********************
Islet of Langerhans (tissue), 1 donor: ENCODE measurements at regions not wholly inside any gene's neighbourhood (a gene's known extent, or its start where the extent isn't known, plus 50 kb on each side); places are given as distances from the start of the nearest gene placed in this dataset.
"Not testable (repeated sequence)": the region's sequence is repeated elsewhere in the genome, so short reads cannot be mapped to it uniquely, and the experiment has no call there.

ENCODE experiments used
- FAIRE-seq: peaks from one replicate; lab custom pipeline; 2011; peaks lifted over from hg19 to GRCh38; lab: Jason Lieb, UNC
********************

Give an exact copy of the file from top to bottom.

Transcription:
Islet of Langerhans (tissue), 1 donor: ENCODE measurements at regions not wholly inside any gene's neighbourhood (a gene's known extent, or its start where the extent isn't known, plus 50 kb on each side); places are given as distances from the start of the nearest gene placed in this dataset.
"Not testable (repeated sequence)": the region's sequence is repeated elsewhere in the genome, so short reads cannot be mapped to it uniquely, and the experiment has no call there.

ENCODE experiments used
- FAIRE-seq: peaks from one replicate; lab custom pipeline; 2011; peaks lifted over from hg19 to GRCh38; lab: Jason Lieb, UNC